My family and I have been visiting Croatia every summer for the past five years. We focus on the coast of Dalmatia, along the Adriatic Sea. Dalmatia, located directly across from Italy, was the birthplace of several Roman emperors and Marco Polo, was part of the Venetian Empire, and was the only part of the Balkan Peninsula to never be conquered by the Turkish Ottoman Empire (and hence subjected to Islamic conversion). The region is littered with Roman ruins (including one of the world’s largest Roman coliseums), Italian churches, Medieval walled Venetian towns, waterfalls, dramatic mountains, various other natural wonders, and is bordered by a turquoise sea. In spite of the horrid civil war that engulfed the country in the 1990s, it is now a peaceful and beautiful region to visit. The seafood alone will call you back.
When we visit Croatia, we stay near Trogir, an ancient walled town outside the regional capital of Split. Trogir was established originally as a Greek colony, then became an important Roman port, then became part of the Venetian Empire about a thousand years ago—like so many of the walled towns along the Dalmatian coast. Split was established by the Roman Emperor Diocletian, who was born nearby in a Roman town called Salona. Diocletian made Split his retirement home—he was one of the few Roman emperors allowed to retire peacefully. The city’s main attraction is the palace Diocletian built. Not only are the ruins still extent, but the walls themselves have been incorporated into the buildings of the modern city. You can have a drink in a café whose walls were built two thousand years ago.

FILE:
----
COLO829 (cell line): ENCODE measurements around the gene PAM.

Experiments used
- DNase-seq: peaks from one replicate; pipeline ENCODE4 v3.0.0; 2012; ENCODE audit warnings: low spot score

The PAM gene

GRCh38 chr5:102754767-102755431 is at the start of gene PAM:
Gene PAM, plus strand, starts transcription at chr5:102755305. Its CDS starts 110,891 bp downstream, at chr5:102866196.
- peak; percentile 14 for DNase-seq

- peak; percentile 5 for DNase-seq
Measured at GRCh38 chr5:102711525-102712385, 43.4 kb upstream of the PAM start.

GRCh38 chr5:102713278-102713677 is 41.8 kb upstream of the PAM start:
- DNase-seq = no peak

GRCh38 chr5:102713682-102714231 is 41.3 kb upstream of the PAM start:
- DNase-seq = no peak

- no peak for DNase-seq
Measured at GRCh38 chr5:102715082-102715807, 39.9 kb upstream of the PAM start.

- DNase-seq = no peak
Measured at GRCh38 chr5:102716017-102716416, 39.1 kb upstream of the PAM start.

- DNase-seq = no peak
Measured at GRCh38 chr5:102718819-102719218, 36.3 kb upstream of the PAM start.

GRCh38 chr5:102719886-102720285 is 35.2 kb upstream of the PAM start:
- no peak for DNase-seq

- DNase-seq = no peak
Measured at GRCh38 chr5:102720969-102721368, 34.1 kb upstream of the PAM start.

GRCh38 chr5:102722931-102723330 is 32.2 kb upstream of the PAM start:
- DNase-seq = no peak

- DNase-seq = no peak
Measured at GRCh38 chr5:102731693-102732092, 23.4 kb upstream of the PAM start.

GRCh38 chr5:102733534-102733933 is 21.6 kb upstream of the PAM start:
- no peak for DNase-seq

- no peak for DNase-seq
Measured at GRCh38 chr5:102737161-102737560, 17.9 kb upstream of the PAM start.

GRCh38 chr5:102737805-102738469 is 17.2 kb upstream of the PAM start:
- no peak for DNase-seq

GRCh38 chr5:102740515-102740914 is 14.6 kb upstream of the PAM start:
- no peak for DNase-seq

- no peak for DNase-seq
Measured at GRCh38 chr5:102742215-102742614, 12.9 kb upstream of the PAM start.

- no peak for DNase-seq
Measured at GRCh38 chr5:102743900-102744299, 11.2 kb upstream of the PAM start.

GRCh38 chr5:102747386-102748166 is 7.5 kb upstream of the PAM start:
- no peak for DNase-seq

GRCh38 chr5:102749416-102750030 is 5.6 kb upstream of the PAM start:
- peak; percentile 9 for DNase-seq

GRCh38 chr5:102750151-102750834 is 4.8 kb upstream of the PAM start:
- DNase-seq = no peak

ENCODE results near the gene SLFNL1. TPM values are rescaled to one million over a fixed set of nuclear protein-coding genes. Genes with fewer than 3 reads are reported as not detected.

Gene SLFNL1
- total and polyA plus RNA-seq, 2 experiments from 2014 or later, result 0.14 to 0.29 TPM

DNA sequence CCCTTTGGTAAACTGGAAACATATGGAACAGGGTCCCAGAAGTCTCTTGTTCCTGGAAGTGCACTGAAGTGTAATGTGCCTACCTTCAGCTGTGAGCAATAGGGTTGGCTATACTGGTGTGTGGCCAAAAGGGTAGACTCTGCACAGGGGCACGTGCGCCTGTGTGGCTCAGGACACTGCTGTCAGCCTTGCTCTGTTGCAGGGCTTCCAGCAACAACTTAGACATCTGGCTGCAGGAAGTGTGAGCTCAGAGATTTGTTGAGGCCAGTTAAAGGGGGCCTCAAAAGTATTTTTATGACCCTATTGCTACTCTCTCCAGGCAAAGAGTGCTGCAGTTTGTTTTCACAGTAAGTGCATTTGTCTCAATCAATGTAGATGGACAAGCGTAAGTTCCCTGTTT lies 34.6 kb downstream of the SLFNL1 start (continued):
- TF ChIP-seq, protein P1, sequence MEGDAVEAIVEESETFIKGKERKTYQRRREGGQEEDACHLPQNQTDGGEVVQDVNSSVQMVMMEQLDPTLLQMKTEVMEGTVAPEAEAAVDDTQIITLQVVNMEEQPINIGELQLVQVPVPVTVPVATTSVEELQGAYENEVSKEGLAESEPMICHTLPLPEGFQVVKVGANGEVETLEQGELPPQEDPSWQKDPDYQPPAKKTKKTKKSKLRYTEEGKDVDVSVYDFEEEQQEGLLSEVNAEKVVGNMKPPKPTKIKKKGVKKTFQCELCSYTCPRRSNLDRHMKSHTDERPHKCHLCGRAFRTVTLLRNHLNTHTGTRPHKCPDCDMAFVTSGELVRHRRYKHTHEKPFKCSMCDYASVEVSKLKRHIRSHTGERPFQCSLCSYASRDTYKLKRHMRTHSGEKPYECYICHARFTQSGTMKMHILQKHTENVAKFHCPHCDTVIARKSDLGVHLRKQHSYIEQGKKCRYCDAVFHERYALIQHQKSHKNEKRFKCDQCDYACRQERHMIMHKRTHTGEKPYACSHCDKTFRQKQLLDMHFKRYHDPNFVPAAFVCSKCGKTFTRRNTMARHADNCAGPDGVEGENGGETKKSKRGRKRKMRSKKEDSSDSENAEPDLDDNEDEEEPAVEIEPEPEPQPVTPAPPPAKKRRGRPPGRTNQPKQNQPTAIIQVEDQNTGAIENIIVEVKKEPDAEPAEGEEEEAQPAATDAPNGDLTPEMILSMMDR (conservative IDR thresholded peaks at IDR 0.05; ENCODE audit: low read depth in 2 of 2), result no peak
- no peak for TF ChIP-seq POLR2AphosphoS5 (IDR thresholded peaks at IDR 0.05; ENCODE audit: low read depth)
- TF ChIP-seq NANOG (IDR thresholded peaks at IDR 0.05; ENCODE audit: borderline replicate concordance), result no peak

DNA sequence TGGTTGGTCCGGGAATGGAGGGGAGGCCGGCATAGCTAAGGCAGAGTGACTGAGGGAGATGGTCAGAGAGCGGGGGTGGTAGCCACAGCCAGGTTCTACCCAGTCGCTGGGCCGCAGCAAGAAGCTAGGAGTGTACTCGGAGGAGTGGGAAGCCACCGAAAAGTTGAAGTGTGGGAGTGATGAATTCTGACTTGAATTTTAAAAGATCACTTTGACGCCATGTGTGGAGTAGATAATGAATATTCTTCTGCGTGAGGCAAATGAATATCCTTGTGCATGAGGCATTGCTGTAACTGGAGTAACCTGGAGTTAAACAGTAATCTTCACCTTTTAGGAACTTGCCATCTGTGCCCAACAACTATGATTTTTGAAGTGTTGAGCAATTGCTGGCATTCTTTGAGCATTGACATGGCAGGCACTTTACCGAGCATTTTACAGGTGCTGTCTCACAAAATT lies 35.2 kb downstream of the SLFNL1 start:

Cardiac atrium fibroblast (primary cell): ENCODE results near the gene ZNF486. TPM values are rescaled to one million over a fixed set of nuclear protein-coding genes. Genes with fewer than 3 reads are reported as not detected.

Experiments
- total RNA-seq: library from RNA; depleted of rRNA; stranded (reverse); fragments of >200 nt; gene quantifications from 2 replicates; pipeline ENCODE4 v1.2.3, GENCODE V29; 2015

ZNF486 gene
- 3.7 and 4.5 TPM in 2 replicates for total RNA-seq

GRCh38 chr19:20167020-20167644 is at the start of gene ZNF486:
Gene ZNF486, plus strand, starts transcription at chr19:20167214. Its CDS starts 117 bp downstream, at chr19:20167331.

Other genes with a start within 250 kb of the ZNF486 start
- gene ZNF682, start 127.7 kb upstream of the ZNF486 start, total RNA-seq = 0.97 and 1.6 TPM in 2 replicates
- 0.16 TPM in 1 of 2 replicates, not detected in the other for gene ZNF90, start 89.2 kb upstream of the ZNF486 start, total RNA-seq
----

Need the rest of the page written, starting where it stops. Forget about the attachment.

The city of Pula, further north and closer to the Italian border has the best Roman ruins in the region, including the colosseum I mentioned. Korcula, the small island which is the birthplace of the Venetian explorer Marco Polo, is one of many towns along the Adriatic coast that offer incredible architecture and clean vistas of the stunningly blue waters of the surrounding sea.
We will return again and again to Croatia, and never grow tired of it.